Iran’s support of the Syrian regime in the wake of a gas attack against civilians in northern Syria raises questions about its own chemical weapons program, a research fellow at the Foundation for Foundation of Democracies wrote Wednesday in the New York Daily News.
Iran has enabled Syrian President Bashar al-Assad’s “chemical and barrel bombing war against his population,” Benamin Weinthal observed, despite Iranian Foreign Minister Mohammad Javad Zarif’s assertion that Iran would never tolerate the use of weapons of mass destruction since its soldiers were subjected to chemical attacks by the late Iraqi dictator Saddam Hussein.
Zarif’s deflection aside, there is mounting evidence that Iran has an active chemical weapons program, Weinthal pointed out.
An annual report published by Germany’s intelligence agencies last year found that in 2015, Iran sought components in at least half of Germany’s states that could be “implemented for atomic, biological and chemical weapons in a war.”
Similarly, as the Congressional Research Service (CRS) noted late last year, “U.S. reports indicate that Iran has the capability to produce chemical warfare (CW) agents and ‘probably’ has the capability to produce some biological warfare agents for offensive purposes, if it made the decision to do so.”
“This raises questions about Iran’s compliance with its obligations under the Chemical Weapons Convention (CWC), which Iran signed on January 13, 1993, and ratified on June 8, 1997,” the CRS report added.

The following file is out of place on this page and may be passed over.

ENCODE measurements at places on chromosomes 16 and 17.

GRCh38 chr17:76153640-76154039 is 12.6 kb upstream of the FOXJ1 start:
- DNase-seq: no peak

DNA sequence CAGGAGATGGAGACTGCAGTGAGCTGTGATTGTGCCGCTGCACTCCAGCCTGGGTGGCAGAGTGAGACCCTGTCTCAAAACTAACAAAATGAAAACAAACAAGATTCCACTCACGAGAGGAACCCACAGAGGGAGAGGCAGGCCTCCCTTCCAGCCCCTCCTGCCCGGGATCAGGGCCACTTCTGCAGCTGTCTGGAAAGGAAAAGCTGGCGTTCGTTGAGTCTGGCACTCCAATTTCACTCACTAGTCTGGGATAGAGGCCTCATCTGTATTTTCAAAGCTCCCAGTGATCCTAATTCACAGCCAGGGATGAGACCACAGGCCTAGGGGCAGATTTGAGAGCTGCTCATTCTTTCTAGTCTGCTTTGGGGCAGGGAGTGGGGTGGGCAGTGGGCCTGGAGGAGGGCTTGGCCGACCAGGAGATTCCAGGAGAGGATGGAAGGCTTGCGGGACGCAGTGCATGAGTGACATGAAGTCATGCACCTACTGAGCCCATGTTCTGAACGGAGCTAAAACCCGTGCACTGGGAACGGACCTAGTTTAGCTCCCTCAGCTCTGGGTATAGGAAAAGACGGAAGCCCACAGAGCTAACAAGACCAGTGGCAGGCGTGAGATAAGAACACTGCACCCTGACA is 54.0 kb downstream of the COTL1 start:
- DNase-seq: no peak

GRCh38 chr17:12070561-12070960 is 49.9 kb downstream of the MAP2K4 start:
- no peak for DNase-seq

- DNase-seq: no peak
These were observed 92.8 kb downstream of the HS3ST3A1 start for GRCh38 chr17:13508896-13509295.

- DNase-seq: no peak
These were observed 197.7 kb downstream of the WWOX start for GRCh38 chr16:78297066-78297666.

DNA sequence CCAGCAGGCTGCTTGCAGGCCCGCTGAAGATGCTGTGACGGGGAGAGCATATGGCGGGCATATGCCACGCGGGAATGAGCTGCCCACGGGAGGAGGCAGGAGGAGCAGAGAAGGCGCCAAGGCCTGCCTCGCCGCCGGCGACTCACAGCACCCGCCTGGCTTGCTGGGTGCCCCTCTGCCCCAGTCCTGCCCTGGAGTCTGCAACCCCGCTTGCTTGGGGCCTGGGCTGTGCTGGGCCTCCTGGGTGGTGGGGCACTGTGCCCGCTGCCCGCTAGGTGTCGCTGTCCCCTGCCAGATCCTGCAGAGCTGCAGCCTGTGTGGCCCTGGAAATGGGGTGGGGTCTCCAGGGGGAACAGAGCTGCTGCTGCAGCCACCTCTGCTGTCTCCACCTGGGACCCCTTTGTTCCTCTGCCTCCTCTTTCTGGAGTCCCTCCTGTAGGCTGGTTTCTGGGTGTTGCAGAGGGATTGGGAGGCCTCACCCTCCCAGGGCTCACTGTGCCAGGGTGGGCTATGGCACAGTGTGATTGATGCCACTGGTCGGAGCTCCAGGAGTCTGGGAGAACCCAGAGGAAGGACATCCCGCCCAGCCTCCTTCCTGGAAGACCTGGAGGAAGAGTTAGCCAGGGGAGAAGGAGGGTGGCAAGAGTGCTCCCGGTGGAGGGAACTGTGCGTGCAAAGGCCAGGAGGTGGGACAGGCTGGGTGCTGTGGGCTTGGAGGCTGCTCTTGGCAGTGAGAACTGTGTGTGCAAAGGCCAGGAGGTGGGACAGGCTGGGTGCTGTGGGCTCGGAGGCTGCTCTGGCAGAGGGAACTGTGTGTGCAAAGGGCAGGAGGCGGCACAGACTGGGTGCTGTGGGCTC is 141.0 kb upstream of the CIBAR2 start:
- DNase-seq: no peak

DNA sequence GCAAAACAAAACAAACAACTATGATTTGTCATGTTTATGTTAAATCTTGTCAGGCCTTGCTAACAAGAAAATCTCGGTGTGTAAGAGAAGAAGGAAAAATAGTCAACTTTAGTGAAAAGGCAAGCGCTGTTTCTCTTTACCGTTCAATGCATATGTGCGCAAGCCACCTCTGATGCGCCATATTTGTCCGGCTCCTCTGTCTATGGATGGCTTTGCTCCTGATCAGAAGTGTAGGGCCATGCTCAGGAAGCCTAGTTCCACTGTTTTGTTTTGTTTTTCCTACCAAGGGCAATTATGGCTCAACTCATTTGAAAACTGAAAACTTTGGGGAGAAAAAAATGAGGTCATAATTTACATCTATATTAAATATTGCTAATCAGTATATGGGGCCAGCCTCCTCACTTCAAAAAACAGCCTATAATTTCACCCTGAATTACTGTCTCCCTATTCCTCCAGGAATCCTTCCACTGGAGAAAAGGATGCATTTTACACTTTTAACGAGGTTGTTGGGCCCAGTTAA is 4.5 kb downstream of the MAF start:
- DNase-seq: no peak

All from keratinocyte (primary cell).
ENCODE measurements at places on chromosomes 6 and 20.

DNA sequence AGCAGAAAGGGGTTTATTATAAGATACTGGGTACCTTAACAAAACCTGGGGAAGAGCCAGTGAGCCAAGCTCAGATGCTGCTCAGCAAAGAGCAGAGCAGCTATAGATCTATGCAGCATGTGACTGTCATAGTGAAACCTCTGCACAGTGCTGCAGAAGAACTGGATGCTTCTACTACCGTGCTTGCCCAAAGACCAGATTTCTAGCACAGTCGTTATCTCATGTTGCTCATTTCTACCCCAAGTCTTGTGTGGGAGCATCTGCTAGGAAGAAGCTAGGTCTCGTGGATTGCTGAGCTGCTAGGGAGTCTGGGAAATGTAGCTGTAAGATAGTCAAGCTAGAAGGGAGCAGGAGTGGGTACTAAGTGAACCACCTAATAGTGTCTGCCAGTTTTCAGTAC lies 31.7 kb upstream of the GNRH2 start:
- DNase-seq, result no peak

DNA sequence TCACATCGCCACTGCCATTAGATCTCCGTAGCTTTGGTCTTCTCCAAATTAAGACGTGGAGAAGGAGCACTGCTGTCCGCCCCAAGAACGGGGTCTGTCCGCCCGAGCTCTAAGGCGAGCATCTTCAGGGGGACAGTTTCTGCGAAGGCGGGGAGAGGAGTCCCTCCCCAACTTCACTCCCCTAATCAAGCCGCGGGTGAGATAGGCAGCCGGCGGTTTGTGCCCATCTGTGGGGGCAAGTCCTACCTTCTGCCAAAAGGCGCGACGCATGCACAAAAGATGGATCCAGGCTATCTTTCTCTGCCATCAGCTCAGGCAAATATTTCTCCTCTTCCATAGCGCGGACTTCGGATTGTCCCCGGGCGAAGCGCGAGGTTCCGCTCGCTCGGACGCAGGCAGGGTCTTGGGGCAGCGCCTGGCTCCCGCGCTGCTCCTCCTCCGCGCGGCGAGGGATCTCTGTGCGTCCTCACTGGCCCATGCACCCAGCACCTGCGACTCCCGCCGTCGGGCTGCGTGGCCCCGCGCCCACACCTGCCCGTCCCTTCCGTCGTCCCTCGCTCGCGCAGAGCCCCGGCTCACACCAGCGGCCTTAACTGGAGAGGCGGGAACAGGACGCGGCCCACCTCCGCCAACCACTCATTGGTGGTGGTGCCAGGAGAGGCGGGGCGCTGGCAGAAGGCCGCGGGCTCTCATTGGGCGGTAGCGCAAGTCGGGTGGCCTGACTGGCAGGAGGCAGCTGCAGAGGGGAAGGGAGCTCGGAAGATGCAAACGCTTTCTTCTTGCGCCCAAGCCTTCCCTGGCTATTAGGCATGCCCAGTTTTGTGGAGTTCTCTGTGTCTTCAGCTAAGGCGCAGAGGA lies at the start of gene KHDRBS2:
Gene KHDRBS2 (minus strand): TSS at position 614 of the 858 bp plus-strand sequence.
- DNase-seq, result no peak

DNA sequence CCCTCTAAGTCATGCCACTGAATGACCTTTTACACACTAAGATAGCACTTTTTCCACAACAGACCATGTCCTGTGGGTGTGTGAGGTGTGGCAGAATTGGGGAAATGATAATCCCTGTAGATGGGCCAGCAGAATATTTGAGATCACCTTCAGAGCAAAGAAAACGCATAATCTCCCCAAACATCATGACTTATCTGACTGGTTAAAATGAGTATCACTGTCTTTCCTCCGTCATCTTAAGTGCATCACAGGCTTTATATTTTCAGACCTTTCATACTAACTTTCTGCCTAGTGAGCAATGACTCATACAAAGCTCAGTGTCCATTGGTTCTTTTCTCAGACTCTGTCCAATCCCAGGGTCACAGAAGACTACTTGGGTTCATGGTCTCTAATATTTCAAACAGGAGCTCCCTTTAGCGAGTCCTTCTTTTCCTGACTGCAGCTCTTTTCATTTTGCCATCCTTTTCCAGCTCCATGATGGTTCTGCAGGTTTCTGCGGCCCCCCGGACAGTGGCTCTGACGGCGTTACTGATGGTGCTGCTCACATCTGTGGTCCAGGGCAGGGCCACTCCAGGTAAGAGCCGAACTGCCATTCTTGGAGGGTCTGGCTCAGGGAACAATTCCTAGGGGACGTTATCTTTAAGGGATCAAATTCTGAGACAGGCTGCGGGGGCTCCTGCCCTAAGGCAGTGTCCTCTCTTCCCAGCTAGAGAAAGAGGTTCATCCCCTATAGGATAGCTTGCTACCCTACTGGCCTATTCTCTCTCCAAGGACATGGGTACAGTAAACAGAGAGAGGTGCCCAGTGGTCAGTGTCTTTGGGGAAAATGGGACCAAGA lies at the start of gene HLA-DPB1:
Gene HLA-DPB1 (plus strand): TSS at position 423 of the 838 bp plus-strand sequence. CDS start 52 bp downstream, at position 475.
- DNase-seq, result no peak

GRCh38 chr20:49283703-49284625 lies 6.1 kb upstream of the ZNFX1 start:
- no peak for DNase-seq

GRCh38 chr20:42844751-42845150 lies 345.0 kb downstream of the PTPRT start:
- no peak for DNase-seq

The East Kurdistan Defense Forces (YRK), which clash with Iranian government forces in the country’s Kurdish-dominated areas, claimed last October that Iran may have used chemical weapons against 12 of its fighters, the Kurdish news site Rudaw reported. The YRK is the armed wing of the Free Life Party of Kurdistan, a group branded as a terrorist organization by the United States.
“Iran’s efforts to play the victim in 2017 about chemical warfare does not mesh with its track record of supporting Assad in his scorched earth chemical warfare against Syrian civilians,” Weinthal noted. “[One] of the keys to ousting the Assad regime is to evict Iran and its strategic partner Hezbollah from Syria.” Punishing Iran and Assad “on the chemical and biological weapons front” would be a good start to “help keep Syria free of chemical weapons and a safer place for civilians,” he concluded.
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